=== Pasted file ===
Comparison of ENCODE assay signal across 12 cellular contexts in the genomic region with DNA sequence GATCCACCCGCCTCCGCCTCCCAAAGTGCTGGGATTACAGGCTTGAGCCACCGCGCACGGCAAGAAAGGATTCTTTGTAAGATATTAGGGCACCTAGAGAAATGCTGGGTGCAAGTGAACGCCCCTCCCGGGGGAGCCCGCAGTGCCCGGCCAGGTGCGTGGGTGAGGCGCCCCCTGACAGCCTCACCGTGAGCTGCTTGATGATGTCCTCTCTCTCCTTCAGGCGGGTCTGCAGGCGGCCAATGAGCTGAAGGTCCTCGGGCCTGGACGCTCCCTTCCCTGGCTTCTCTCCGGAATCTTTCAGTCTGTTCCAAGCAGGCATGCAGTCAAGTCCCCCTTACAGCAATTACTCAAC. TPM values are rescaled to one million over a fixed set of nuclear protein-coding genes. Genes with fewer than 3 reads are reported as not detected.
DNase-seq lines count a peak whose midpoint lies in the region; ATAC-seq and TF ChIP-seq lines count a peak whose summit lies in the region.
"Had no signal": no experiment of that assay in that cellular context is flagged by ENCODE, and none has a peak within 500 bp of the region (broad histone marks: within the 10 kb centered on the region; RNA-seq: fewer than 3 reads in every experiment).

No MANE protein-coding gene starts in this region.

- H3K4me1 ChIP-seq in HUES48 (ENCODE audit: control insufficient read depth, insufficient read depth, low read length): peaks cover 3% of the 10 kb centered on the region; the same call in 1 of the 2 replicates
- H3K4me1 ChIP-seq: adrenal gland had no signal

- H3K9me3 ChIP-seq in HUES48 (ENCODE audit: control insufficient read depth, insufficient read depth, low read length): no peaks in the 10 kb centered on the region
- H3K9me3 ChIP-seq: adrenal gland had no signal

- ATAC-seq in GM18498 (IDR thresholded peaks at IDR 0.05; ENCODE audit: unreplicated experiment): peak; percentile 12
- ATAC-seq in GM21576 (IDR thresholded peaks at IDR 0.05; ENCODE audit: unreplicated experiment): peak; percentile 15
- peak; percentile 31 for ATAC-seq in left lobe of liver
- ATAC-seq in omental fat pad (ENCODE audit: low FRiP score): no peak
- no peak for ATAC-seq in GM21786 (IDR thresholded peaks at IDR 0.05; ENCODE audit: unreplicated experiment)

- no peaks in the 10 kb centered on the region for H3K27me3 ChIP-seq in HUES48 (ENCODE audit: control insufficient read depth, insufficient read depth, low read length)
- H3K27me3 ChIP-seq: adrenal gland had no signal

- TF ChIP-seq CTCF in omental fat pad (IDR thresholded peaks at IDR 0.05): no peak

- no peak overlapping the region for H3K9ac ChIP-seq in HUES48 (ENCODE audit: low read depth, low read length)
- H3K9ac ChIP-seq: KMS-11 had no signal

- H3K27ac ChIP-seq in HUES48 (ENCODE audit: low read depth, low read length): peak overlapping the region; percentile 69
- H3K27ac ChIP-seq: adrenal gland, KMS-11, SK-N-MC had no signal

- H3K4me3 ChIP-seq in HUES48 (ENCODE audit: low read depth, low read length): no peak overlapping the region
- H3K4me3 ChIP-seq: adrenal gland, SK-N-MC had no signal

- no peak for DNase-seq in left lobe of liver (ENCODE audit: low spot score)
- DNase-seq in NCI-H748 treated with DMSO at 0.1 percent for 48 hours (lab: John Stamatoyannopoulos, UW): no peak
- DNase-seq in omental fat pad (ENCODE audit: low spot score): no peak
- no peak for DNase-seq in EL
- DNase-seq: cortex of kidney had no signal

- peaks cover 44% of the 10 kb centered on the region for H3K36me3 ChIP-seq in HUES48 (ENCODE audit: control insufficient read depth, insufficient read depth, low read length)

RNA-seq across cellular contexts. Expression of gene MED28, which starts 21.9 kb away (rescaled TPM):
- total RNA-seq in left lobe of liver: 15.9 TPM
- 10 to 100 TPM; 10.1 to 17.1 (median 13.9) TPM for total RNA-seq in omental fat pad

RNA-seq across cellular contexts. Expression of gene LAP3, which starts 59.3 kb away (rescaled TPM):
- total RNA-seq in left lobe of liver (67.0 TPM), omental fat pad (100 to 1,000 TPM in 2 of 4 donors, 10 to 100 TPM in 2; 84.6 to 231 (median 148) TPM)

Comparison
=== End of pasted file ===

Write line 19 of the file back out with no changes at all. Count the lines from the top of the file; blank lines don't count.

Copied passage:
- H3K27ac ChIP-seq in HUES48 (ENCODE audit: low read depth, low read length): peak overlapping the region; percentile 69